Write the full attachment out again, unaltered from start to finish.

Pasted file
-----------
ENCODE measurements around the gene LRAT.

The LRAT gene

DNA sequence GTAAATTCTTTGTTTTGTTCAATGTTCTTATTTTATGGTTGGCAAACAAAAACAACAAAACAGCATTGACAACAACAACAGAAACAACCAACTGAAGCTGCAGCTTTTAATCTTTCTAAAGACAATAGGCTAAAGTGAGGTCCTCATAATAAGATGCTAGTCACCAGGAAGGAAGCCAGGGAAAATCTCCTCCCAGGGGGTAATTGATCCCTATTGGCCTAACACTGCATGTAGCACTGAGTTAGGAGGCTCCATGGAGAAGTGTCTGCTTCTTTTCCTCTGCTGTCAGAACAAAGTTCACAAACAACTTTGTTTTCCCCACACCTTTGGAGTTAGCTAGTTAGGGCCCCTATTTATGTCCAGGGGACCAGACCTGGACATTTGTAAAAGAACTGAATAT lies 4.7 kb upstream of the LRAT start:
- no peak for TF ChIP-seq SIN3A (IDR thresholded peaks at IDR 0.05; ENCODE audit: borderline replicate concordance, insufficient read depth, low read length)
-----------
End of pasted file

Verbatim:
ENCODE measurements around the gene LRAT.

The LRAT gene

DNA sequence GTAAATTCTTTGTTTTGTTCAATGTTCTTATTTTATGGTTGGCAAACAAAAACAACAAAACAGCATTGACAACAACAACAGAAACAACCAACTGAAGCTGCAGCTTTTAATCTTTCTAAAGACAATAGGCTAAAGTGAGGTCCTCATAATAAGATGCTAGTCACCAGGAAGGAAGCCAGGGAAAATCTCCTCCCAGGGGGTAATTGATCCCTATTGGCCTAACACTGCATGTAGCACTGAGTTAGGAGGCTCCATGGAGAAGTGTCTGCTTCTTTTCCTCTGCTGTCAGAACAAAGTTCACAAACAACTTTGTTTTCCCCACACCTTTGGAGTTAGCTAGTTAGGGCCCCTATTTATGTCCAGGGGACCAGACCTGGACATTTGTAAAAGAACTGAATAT lies 4.7 kb upstream of the LRAT start:
- no peak for TF ChIP-seq SIN3A (IDR thresholded peaks at IDR 0.05; ENCODE audit: borderline replicate concordance, insufficient read depth, low read length)